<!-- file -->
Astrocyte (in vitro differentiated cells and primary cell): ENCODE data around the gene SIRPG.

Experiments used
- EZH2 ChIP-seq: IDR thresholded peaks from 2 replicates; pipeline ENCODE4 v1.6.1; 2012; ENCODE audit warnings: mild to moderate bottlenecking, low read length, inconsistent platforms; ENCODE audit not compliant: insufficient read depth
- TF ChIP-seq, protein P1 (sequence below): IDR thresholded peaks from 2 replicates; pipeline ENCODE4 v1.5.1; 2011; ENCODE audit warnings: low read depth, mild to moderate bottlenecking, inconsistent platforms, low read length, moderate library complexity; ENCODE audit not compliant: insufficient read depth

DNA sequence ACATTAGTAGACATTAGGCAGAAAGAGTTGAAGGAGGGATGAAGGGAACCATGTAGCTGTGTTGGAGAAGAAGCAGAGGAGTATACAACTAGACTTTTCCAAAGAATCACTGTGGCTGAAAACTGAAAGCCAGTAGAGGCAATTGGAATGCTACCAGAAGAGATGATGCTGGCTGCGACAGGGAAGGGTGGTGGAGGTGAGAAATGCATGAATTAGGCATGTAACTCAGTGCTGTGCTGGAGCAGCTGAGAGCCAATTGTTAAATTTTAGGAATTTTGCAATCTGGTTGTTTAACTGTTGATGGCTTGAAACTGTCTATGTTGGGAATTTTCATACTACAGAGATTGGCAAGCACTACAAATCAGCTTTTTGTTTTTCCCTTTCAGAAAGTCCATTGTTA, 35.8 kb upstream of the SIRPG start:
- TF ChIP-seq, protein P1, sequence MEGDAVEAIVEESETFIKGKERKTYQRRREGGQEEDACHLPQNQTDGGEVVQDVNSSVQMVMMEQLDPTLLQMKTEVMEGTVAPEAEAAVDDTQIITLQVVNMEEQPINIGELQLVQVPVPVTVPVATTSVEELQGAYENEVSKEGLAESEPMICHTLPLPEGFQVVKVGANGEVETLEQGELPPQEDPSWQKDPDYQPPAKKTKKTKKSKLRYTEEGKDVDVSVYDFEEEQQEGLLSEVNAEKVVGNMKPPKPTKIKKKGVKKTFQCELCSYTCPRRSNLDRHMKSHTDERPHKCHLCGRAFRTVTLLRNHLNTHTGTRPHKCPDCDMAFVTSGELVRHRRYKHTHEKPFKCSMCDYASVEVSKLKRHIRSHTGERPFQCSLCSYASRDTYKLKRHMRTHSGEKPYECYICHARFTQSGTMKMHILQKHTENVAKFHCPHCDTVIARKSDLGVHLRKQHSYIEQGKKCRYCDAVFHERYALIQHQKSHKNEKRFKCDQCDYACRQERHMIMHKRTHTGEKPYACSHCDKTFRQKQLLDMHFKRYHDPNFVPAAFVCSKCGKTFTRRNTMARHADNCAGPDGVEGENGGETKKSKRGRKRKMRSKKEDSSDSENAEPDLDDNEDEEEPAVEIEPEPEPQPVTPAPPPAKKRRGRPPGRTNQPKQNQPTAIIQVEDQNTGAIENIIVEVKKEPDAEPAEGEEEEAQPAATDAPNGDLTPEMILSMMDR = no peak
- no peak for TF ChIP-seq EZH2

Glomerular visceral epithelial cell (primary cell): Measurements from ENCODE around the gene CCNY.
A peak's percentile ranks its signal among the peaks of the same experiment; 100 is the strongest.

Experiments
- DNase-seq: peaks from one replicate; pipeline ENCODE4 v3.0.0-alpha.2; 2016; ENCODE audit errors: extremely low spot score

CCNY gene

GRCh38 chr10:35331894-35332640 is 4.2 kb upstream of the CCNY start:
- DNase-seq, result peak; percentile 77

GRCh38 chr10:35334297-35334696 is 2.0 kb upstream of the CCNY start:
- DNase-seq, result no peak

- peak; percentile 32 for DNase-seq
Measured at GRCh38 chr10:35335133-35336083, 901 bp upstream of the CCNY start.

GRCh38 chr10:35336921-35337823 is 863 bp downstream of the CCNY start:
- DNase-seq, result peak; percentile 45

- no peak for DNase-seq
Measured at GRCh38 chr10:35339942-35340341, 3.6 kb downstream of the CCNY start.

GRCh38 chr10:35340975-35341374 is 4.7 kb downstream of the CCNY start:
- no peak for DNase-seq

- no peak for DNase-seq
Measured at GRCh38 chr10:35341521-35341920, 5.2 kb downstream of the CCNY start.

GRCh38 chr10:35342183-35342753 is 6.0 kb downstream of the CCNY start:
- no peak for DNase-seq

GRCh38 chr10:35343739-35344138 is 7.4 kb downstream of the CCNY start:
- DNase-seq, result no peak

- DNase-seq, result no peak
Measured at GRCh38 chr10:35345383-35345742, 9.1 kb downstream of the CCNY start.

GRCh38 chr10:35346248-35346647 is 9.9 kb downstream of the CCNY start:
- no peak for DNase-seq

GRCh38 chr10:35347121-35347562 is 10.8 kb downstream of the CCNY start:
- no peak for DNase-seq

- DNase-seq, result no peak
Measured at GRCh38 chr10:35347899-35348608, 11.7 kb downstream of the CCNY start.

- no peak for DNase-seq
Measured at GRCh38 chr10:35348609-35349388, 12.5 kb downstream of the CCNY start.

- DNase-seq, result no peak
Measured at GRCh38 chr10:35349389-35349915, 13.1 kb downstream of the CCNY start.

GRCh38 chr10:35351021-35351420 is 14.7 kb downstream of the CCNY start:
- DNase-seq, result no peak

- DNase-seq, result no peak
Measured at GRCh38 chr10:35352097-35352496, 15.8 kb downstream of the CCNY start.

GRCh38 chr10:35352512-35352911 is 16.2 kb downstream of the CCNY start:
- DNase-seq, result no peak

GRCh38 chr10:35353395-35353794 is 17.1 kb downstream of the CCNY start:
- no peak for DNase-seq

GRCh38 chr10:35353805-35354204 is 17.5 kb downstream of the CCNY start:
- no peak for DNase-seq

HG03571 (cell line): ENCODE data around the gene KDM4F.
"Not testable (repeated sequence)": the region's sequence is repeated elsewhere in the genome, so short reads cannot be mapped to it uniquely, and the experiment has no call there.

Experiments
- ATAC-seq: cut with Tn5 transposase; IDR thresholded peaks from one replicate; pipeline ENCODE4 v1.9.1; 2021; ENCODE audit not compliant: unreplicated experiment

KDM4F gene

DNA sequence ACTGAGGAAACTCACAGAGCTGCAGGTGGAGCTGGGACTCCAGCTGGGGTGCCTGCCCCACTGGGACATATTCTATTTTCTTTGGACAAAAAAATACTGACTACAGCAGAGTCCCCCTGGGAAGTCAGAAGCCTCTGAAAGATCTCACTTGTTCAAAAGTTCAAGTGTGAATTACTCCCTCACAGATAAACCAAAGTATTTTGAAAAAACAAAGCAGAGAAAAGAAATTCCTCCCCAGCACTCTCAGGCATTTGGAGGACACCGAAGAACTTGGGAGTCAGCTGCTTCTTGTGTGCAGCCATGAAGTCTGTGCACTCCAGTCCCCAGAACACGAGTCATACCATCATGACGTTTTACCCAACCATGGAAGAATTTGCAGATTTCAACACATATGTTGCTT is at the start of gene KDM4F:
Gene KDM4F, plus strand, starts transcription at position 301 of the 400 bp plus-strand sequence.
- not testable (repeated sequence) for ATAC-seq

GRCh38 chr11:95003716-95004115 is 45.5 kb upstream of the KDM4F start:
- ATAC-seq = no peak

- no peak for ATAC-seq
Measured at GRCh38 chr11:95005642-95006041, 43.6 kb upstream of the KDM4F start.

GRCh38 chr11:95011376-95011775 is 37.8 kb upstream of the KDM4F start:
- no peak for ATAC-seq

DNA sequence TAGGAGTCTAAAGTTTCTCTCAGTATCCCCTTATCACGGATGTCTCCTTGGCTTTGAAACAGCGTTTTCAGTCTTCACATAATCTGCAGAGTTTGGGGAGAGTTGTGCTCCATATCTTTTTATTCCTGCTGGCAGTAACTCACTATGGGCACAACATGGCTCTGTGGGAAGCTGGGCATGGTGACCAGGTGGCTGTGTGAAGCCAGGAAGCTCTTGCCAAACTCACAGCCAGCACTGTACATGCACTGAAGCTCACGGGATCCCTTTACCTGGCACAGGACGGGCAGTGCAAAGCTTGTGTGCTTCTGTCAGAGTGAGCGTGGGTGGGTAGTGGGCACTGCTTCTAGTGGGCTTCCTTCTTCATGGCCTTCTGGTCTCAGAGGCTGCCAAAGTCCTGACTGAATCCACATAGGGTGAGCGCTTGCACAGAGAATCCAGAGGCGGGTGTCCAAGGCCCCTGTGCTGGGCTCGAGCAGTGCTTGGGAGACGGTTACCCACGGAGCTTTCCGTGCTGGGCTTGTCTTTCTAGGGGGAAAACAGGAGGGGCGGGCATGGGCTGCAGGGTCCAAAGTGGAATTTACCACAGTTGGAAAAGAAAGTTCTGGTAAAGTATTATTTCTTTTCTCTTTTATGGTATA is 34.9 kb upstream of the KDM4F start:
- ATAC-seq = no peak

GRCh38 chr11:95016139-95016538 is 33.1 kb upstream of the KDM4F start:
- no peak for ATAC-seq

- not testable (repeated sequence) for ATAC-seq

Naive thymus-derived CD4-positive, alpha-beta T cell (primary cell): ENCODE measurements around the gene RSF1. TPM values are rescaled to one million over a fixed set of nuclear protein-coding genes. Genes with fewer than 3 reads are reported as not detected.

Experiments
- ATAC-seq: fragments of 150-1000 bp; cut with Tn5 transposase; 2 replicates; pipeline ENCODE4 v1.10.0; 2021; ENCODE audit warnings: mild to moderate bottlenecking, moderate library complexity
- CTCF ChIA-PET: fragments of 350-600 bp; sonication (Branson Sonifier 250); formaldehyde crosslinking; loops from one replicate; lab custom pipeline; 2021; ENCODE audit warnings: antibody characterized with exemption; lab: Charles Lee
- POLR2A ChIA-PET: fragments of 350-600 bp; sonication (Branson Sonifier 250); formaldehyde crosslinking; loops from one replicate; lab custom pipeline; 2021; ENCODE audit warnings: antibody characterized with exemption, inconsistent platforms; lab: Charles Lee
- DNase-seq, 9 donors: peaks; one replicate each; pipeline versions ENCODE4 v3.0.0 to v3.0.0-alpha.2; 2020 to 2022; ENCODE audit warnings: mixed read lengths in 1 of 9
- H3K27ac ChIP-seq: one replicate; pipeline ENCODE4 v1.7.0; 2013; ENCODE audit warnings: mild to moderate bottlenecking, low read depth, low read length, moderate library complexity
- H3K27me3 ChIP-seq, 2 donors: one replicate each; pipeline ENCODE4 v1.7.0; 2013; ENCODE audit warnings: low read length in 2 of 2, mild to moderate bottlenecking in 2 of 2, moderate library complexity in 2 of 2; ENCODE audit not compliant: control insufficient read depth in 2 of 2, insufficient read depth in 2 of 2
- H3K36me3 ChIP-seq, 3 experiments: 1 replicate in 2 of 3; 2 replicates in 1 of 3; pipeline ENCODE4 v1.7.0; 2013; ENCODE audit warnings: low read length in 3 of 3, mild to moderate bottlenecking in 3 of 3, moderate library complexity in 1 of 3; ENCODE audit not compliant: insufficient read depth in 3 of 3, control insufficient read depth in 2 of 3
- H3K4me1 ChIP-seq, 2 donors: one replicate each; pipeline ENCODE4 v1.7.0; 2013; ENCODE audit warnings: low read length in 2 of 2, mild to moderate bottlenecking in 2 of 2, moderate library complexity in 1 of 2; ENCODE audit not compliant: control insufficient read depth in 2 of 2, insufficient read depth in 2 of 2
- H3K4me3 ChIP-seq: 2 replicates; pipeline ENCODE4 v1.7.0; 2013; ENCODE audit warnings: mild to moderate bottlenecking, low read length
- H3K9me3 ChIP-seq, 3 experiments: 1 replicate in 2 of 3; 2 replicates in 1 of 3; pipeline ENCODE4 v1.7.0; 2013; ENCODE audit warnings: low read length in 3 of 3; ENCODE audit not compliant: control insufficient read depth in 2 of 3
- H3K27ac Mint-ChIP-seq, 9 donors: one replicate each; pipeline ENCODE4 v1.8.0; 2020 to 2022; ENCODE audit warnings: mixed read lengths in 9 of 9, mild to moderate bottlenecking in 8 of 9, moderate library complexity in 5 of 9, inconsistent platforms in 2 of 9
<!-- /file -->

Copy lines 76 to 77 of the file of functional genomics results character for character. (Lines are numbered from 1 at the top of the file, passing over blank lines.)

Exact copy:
- POLR2A ChIA-PET: fragments of 350-600 bp; sonication (Branson Sonifier 250); formaldehyde crosslinking; loops from one replicate; lab custom pipeline; 2021; ENCODE audit warnings: antibody characterized with exemption, inconsistent platforms; lab: Charles Lee
- DNase-seq, 9 donors: peaks; one replicate each; pipeline versions ENCODE4 v3.0.0 to v3.0.0-alpha.2; 2020 to 2022; ENCODE audit warnings: mixed read lengths in 1 of 9